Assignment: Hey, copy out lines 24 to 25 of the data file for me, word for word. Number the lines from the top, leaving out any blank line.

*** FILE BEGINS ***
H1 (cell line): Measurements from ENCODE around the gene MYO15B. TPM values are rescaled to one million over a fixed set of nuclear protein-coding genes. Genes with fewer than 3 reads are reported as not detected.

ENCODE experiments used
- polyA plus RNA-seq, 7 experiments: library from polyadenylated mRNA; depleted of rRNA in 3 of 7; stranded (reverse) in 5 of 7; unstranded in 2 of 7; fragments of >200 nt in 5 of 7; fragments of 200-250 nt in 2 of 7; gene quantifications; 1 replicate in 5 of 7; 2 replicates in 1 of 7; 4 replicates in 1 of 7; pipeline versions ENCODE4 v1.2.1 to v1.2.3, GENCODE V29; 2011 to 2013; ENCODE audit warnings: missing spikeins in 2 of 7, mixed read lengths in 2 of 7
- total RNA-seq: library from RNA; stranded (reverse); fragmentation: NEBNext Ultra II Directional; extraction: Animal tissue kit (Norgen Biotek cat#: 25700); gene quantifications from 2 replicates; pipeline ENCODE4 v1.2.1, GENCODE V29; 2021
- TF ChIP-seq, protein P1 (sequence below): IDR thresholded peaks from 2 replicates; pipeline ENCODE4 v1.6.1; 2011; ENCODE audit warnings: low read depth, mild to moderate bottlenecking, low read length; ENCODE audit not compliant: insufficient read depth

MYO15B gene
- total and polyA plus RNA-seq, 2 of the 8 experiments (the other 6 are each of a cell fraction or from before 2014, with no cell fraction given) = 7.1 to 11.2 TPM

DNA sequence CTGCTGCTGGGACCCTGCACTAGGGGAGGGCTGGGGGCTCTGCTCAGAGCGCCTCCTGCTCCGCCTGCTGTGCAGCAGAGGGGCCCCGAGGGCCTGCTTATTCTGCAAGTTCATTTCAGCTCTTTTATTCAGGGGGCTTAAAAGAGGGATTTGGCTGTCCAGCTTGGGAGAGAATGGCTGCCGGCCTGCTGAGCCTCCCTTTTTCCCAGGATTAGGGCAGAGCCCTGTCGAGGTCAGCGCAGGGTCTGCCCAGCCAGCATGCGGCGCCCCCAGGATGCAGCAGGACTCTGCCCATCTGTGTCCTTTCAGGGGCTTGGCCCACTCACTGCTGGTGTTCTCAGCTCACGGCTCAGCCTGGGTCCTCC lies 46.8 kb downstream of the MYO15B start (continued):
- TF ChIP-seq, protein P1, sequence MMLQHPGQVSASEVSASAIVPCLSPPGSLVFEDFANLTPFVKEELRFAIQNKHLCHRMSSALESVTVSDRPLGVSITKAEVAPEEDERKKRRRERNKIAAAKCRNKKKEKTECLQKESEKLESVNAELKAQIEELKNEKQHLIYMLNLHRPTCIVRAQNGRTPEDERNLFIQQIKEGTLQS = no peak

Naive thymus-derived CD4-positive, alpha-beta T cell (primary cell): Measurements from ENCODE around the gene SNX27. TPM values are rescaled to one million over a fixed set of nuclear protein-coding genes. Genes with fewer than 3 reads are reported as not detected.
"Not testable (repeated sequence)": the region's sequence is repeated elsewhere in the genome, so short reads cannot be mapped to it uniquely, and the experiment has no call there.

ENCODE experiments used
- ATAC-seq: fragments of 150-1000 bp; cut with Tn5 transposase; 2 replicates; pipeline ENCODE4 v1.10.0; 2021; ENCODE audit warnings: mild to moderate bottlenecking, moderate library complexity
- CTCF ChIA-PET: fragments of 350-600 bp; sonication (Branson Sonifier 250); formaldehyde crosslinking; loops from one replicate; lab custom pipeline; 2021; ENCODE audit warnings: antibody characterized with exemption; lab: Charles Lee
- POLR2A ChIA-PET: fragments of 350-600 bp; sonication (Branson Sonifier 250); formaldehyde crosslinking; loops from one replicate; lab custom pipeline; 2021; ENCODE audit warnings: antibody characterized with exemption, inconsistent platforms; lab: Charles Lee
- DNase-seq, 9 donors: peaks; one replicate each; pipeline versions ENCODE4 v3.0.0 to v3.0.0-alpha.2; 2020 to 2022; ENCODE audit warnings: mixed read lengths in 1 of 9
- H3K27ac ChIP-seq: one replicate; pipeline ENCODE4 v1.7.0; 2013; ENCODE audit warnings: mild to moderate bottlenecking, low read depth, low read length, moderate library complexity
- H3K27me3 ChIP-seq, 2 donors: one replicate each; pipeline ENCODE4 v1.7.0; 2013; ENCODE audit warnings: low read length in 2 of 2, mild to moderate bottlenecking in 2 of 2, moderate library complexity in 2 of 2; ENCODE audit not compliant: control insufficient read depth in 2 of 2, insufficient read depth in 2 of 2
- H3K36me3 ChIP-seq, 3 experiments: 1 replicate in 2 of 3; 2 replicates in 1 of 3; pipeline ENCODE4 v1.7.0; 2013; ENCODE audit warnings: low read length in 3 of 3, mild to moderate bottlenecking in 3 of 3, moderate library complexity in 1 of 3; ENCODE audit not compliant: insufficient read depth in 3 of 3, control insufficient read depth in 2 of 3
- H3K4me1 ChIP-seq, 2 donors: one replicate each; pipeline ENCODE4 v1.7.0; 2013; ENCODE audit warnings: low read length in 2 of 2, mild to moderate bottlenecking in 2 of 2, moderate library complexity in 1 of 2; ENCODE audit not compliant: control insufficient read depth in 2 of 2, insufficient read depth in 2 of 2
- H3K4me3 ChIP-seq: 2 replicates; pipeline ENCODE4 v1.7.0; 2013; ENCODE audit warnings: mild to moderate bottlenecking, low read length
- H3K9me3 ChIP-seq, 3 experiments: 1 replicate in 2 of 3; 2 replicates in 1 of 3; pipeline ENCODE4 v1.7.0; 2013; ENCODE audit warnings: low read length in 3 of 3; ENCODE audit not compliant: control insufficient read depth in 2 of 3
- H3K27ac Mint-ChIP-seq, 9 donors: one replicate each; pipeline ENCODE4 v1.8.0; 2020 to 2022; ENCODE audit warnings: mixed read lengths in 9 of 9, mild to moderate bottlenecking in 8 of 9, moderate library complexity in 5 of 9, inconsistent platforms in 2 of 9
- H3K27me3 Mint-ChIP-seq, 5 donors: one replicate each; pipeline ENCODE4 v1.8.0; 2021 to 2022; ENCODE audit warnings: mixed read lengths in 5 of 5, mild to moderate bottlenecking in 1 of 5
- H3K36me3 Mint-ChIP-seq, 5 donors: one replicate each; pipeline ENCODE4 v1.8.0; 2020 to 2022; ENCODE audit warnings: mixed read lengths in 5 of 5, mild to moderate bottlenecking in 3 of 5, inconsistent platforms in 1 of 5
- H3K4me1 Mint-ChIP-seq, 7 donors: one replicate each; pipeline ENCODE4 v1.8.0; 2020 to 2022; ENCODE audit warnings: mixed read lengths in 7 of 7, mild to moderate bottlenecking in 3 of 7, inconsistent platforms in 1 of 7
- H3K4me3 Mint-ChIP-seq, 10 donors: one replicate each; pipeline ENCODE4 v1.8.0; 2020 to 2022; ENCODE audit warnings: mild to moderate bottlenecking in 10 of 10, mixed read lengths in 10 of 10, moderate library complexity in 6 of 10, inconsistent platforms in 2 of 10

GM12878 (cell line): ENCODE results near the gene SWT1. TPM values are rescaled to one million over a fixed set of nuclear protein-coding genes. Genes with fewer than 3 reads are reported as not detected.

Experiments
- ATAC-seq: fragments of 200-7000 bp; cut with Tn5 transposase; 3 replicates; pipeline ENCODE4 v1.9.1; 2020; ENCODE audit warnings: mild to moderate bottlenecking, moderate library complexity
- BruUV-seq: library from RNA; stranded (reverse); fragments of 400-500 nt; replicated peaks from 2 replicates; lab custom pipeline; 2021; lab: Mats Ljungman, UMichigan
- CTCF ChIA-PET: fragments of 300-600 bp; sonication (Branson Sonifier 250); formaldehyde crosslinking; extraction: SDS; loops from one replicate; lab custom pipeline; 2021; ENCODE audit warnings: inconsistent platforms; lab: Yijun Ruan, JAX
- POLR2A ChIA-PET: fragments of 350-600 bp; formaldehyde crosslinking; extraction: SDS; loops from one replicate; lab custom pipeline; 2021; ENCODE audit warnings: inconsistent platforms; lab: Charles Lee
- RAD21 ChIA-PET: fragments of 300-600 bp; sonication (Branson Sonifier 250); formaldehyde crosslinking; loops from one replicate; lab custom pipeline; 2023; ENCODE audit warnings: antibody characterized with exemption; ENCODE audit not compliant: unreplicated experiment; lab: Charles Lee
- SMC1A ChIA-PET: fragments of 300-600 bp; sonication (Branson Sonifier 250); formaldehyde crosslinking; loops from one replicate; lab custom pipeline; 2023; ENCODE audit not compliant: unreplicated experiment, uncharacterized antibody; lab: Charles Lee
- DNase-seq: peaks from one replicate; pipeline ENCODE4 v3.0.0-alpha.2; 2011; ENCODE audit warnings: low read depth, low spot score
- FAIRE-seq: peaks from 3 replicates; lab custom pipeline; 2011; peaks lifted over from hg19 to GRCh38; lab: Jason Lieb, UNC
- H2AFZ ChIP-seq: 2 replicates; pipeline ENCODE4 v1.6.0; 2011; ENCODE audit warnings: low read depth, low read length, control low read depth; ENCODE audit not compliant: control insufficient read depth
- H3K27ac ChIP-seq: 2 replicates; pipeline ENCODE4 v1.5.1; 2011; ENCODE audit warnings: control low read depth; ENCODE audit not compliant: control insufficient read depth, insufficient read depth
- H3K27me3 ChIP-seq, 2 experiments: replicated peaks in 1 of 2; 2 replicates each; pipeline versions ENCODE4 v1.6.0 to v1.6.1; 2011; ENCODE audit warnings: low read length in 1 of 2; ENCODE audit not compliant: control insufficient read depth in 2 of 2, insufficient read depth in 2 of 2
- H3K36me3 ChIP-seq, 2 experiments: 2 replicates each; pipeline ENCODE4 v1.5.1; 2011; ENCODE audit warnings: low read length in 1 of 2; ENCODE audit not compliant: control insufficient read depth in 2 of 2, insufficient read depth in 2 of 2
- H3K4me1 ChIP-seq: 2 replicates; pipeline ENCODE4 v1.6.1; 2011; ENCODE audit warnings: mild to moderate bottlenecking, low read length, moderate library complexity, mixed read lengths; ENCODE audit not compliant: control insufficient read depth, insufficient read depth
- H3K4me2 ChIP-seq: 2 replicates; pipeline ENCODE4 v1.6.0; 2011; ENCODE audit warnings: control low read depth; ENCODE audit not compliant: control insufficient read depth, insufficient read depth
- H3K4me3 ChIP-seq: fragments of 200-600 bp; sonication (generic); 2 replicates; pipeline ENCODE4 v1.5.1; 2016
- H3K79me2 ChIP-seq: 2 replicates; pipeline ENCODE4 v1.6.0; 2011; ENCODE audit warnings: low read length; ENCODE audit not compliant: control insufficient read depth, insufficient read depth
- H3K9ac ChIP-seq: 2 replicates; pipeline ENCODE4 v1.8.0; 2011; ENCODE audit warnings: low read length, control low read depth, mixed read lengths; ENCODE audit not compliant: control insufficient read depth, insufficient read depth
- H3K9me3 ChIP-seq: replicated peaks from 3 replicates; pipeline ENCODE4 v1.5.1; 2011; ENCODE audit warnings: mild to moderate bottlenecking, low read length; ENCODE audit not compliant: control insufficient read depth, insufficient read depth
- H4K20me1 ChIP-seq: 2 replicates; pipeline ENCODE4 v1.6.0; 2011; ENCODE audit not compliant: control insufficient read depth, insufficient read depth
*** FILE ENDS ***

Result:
- H3K27me3 Mint-ChIP-seq, 5 donors: one replicate each; pipeline ENCODE4 v1.8.0; 2021 to 2022; ENCODE audit warnings: mixed read lengths in 5 of 5, mild to moderate bottlenecking in 1 of 5
- H3K36me3 Mint-ChIP-seq, 5 donors: one replicate each; pipeline ENCODE4 v1.8.0; 2020 to 2022; ENCODE audit warnings: mixed read lengths in 5 of 5, mild to moderate bottlenecking in 3 of 5, inconsistent platforms in 1 of 5